“There were some severe weather notices going out before noon Central Time, and the Ride the Ducks company there says that they go out rain or shine, and I assume that’s how the company felt when it went out yesterday evening,” said Joe Murano of KOLR-TV 10 Springfield.

Lester's boyfriend, Trent Behr, said they saw a woman in the water and helped to pull her into the boat. He said he was about to start CPR when an EMT arrived and took over.

Investigators from the Coast Guard and the National Transportation Safety Board were to investigate. Stone County Sheriff Doug Rader urged anyone with video or photos of the accident to contact authorities.

Divers located the vessel, which came to rest on its wheels on the lakebed, and authorities planned to recover it later Friday.

The boat sank in 40 feet of water and then rolled on its wheels into a deeper area with 80 feet of water. Investigators had no information about whether passengers were wearing life jackets or whether they were stowed onboard, the sheriff said.

An off-duty deputy working security for the boat company helped rescue people after the boat turned over, the sheriff said. Dive teams from several law enforcement agencies assisted in the effort.

Suzanne Smagala with Ripley Entertainment, which owns Ride the Ducks in Branson, said the company was assisting authorities. She said this was the ride's only accident in more than 40 years of operation.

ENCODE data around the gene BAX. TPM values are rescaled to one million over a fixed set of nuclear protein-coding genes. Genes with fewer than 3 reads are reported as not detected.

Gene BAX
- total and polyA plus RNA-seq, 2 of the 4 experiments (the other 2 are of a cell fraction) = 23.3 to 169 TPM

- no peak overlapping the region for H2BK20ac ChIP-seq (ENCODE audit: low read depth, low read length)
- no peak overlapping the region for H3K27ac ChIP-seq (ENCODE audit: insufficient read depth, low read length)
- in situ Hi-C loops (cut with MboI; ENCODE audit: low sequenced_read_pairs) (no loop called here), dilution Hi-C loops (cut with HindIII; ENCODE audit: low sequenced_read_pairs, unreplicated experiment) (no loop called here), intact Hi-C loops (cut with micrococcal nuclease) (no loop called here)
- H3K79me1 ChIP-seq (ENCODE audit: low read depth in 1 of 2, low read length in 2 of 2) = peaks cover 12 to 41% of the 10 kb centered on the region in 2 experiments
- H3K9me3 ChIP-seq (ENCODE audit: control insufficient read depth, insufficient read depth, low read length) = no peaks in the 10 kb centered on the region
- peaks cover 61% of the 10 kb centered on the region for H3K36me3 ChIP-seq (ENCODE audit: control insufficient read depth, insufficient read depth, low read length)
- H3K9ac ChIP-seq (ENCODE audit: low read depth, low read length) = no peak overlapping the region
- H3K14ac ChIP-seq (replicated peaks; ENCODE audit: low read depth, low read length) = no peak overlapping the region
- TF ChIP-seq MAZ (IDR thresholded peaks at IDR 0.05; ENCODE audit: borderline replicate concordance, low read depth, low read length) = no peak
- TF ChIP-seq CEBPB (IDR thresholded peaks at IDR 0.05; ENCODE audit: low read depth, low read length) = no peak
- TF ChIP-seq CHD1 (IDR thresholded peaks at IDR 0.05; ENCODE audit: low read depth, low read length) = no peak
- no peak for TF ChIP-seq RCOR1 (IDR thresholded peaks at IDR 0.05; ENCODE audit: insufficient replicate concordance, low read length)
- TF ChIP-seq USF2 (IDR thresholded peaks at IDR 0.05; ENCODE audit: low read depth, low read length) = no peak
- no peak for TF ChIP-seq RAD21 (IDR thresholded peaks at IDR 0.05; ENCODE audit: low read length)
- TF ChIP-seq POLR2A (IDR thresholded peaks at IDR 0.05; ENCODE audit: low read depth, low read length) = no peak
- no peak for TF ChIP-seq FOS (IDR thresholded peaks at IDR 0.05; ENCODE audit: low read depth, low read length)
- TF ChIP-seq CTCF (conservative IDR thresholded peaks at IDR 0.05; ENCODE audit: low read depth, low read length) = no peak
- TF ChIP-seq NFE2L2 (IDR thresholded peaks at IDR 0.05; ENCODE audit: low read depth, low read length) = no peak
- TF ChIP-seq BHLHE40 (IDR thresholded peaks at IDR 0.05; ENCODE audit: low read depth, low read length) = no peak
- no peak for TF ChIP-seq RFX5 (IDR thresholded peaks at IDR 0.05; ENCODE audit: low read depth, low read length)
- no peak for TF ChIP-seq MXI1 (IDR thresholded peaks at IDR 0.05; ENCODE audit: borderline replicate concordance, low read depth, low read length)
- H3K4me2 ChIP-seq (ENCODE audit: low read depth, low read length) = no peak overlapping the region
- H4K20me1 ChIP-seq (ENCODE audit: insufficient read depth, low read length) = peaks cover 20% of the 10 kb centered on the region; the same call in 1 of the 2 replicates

Weather can change rapidly in this part of the country, moving from sunshine and calm to dangerous storms within minutes, weather service meteorologist Jason Schaumann said.

"Tornado warnings get a lot of publicity, and severe thunderstorm warnings should be taken very seriously too, particularly if you are in a vulnerable area like a lake or campground," he said.

Rosenker said many factors would enter into the investigation, including the captain’s judgment on taking the boat given the forecast.

 “Well, certainly that’s going to be looked at very carefully. When did they get these messages from the Weather Service? Who made the decision to actually go out? The captain, of course, should be the ultimate authority to make a decision like that,” Rosenker told WCBS 880’s Steve Scott and Joe Avellar. “But we just don’t know yet. Clearly, accidents are more than one thing, and what you see are a number of events that come together to give you a tragic ending, and that’s what we’ve seen at this time.”

President Donald Trump tweeted his condolences, extending his "deepest sympathies" to the families and friends of those involved.

Branson, about 200 miles southeast of Kansas City, is a country-themed tourist mecca built on a reputation for patriotic and religious-themed shows in numerous theaters.

Table Rock Lake, east of Branson, was created in the late 1950s when the Corps of Army Engineers built a dam across the White River to provide hydroelectric power to the Ozarks.

“The lake, it’s really a vacation destination in southwest Missouri. A lot of Missourians will go there. It’s right near Arkansas and Oklahoma as well, so you get a lot of vacationers. There’s a lot of theaters there. There’s a lot of shows that go on. It’s a very vacationy area,” Murano said.

He said to his knowledge, no similar accidents had happened on the lake, but the weather just caused severe waves and dangerous winds.

(©2018 WCBS 880. The Associated Press contributed to this report.)